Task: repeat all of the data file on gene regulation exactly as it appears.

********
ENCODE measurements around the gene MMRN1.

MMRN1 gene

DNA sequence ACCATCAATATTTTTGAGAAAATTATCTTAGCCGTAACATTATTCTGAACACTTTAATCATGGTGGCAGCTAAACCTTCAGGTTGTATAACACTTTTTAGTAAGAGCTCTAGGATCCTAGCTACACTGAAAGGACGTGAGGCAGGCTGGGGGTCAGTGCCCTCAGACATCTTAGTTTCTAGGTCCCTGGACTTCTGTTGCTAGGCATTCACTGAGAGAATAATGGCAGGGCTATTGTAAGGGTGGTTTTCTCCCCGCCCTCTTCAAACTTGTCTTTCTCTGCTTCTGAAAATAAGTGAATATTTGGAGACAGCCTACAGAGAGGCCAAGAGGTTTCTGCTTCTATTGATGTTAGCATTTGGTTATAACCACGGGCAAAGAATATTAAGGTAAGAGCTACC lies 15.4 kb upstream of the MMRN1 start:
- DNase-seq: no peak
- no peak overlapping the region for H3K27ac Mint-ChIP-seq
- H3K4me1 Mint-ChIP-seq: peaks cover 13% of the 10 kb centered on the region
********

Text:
ENCODE measurements around the gene MMRN1.

MMRN1 gene

DNA sequence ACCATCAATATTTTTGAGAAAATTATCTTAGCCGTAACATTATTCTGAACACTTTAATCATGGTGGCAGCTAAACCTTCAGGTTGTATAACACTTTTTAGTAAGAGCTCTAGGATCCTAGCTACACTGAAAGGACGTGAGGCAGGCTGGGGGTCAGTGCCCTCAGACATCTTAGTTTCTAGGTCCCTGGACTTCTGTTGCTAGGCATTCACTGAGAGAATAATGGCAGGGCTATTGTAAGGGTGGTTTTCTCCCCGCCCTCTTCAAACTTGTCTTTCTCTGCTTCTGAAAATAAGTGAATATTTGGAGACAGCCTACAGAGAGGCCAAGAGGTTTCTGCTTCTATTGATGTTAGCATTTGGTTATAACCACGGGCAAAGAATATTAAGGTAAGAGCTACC lies 15.4 kb upstream of the MMRN1 start:
- DNase-seq: no peak
- no peak overlapping the region for H3K27ac Mint-ChIP-seq
- H3K4me1 Mint-ChIP-seq: peaks cover 13% of the 10 kb centered on the region